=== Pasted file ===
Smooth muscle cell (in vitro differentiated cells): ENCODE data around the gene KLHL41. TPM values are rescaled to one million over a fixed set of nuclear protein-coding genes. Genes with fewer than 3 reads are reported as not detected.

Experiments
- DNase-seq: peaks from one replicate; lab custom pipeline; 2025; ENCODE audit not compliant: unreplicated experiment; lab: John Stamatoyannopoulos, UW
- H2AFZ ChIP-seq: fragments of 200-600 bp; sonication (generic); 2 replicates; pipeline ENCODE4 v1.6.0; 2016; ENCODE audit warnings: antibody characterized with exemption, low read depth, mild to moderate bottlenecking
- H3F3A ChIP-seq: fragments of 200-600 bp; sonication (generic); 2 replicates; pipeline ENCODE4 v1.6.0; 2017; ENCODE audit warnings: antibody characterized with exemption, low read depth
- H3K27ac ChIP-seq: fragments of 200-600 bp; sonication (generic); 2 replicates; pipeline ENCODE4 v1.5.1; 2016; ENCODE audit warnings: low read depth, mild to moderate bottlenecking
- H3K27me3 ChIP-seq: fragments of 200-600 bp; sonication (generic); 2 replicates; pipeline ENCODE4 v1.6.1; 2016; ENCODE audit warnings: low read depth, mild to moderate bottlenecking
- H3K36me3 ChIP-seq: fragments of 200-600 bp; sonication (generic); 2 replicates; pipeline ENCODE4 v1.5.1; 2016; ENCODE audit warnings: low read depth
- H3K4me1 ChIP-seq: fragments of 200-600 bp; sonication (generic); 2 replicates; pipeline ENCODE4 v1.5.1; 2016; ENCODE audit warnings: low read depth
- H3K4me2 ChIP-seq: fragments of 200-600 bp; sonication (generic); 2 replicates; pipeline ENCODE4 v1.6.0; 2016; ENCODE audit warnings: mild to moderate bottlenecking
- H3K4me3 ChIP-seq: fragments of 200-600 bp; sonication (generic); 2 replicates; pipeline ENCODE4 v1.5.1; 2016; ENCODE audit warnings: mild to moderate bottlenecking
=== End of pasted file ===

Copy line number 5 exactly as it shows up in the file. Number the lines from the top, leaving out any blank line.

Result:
- H3F3A ChIP-seq: fragments of 200-600 bp; sonication (generic); 2 replicates; pipeline ENCODE4 v1.6.0; 2017; ENCODE audit warnings: antibody characterized with exemption, low read depth